I found my yogurt!!

Well, Chris, this won’t count for one of those meaty posts where you walk away thinking deep thoughts…

But I keep forgetting to share that I found my ideal yogurt:

In a post a week ago, I mentioned that I needed to find a healthier yogurt that was around 20 carbs each, not artificially sweetened, and that wouldn’t break the bank.  Voila!!  As if made especially for me, in waltzes Cascade Fresh.  All-natural, labeled gluten-free, fruit-juice sweetened, and 100% cultured.

A pet peeve of mine, lately, is fake yogurt.  Read the ingredients of your yogurt.  If it says something like, “milk, cultured milk, gelatin, corn starch…” that means that PART of your yogurt is actually yogurt — the cultured part —  and the other part is simply thickened regular milk.

Very briefly, yogurt cultures “eat” lactose (milk sugar), which produces lactic acid.  Lactic acid both gives the yogurt its tart taste, and causes the milk protein (casein) to coagulate, thereby thickening.  So, if you have true yogurt, there is decreased sugar and no need for thickening agents.  For the sake of full disclosure, many of Cascade Fresh’s flavors have fruit on the bottom, and THAT is thickened with tapioca.

Much the same process as when cheese is made, since the culturing bacteria eat the lactose a reduced-sugar state results, and, correspondingly, fewer carbs.  But, when a company takes uncultured milk and adds corn starch to thicken it — presumably so that it won’t be so tart — and throws loads of sugar into it to make it palatable (to American tastes), not only do you get the carbs from the added sugar, you get carbs from the lactose and corn starch which shouldn’t be there in the first place!*


I find this offensive both to my Eat Real Food standards, and to my current diet, which needs fewer carbs.

So, like I said, Cascade Fresh is made-to-order.  Well, not really, but it fits all my needs.  At a local natural grocery store (Sprouts), the regular price is $0.79 per 6 ounce container.  When I went shopping last week, though, they were on sale for $0.59 each, which is about the normal price for a Yoplait.**  Each container has about 20-23 carbs.  And, as mentioned, entirely fruit juice-sweetened, natural colors and flavors…. Perfect.

I prefer whole milk yogurt, and I see on their website that the company does produce a few flavors…  but I didn’t see any at my store.  I’ll have to keep an eye out for them.  🙂


*In a similar fashion, Yoplait Greek yogurt is not actually Greek yogurt.  From what I can discern by interpreting its ingredients, it is their normal yogurt, thickened up even more, and to which additional — gritty — milk protein powder has been added.  Fake!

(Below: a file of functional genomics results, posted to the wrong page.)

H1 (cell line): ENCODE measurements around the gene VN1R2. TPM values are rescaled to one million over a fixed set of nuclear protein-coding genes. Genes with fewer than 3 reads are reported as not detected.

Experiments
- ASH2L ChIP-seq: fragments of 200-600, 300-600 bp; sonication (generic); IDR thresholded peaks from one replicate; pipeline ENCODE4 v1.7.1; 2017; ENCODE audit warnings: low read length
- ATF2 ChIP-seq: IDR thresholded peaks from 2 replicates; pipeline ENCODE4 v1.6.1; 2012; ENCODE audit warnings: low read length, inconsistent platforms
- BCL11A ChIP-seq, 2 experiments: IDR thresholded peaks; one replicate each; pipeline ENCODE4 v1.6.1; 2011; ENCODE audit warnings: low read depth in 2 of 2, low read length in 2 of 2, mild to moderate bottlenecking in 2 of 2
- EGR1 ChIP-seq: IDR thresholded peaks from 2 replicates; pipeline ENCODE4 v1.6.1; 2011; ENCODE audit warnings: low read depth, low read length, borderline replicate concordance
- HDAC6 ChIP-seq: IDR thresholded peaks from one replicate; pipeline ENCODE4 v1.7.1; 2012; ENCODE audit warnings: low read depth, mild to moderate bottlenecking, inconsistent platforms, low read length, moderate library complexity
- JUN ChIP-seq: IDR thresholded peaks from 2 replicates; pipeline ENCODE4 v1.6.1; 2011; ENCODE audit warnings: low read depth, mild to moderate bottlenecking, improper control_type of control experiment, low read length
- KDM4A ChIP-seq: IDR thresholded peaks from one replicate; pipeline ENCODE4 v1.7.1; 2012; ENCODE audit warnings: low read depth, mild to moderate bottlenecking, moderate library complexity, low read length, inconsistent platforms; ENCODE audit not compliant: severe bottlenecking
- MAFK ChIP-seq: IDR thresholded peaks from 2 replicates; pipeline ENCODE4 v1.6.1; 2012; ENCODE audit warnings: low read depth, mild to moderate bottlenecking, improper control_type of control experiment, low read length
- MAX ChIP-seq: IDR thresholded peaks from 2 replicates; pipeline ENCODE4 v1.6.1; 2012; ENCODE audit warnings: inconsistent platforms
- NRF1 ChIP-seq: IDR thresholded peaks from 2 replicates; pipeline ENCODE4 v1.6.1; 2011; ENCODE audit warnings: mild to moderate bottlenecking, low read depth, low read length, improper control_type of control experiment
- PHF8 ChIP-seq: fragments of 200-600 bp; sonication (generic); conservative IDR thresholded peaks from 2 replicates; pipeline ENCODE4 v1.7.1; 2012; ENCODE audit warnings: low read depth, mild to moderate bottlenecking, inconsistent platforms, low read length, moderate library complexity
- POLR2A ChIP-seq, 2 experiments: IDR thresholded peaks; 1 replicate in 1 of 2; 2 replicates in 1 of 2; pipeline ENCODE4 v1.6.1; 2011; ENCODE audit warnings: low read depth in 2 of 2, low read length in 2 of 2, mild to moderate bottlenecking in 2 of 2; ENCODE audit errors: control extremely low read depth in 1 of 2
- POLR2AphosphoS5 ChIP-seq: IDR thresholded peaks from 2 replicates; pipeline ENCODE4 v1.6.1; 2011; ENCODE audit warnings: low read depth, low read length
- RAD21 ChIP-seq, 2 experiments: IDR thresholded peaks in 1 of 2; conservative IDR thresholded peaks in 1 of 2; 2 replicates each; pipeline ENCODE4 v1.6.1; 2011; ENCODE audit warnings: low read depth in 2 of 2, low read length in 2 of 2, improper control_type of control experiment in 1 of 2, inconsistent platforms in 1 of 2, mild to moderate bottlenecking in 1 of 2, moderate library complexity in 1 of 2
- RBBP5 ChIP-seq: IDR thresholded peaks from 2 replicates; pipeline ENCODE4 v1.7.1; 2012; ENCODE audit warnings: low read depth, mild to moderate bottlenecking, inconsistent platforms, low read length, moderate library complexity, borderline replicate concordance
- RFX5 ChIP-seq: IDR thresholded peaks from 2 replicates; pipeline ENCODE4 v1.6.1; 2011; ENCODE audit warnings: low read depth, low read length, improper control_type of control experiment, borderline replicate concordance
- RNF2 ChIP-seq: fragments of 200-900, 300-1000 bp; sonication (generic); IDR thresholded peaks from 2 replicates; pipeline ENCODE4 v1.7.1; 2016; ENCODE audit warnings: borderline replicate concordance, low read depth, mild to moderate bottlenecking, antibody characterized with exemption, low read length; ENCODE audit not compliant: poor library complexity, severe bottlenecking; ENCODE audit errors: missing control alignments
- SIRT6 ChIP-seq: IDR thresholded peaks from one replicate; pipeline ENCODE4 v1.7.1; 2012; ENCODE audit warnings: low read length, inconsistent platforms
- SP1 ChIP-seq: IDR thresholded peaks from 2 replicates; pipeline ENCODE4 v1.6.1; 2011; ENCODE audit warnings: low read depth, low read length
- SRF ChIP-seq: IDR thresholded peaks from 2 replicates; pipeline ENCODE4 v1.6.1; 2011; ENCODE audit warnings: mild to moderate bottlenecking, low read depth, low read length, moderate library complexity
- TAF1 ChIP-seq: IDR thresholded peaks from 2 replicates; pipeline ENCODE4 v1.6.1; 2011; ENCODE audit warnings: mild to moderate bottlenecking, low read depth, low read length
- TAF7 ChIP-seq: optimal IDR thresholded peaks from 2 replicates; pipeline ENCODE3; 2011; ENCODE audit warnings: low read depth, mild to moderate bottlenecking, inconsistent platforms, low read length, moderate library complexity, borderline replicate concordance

**No coupons for Cascade Fresh, though!  😦  Bummer.  With sale + coupons, I can regularly purchase Yoplaits for 3/$1.00 or so.


About Karen Joy

I'm a partially-homeschooling mother of six -- 3 boys ages 19, 17 and 15 years old, and three girls: 11, 8, and 3. I like birding, reading, writing, organic gardening, singing, playing guitar, hiking, the outdoors, and books. I very casually lead a very large group of homeschooling families in the Phoenix area. I have a dear hubby who designs homes for a local home builder and who is the worship pastor of our church. I live in the desert, which I used to hate, but now appreciate.

Posted on October 5, 2010, in Cooking/Baking/Food/Recipes, Get Fit!, gluten-free, Science. Bookmark the permalink. 5 Comments.

  1. I don’t know what the calorie count is, but we usually get a tub of Mountain High yogurt when it’s on sale– not NEARLY as sweet as the typical brands.

  2. Karen, what do you like/know about greek yogurt? I was going to try to substitute the Cascade Fresh Greek-Style Yogurt for sour cream for a Beef Stroganoff. Cascade Fresh is actually one of the few choices in our Feingold Diet. So, it must be healthy stuff!

    • I just know that real Greek yogurt has been strained, so the extra water drains out. It leaves a thicker, higher-protein yogurt. I had a few coupons, so I tried some… but, I’m cheap! Normally, I wouldn’t pay $1.50 or whatever for a little cup of yogurt, no matter how amazing it’s supposed to be!

  3. You can make your own “Greek style” yogurt. Use plain yogurt, no sugar or anything in it, line a fine strainer with coffee filters or cheesecloth, plop the yogurt in there and put it in the fridge overnight, I believe. It will be as thick as sour cream. Some people save the whey (liquid that comes out) and put it in bread or soak grains with it.

  4. I don’t know if this would interest you, but… My dad does this thing where he buys regular buttermilk at the grocery store and then he takes about a cup of it and mixes it into about 3 or so cups of milk in a pitcher. He leaves it on the counter for 12-24 hours, until the bacterial culture from the buttermilk works on the milk, and then he puts it in the fridge. (With where you live, you may not even need that much time, depending on how hot it is). The resulting substance is thicker than buttermilk but runnier than yogurt. It has long texture, if that makes ANY sense. In Finn the stuff is called viili. It can be eaten/drunk plain, or with fruit or jam added to it for flavour. We’ve used it in fruit smoothies, and it’s very good. When what you have starts running low, you just take a bit that’s in your pitcher and add milk to it and let it sit on your counter again. Anyway, I don’t know if you’ll find this at all useful, or interesting, but if you are looking for healthy, no gelatin or modified cornstarch, fermented milk prducts, then this is one.

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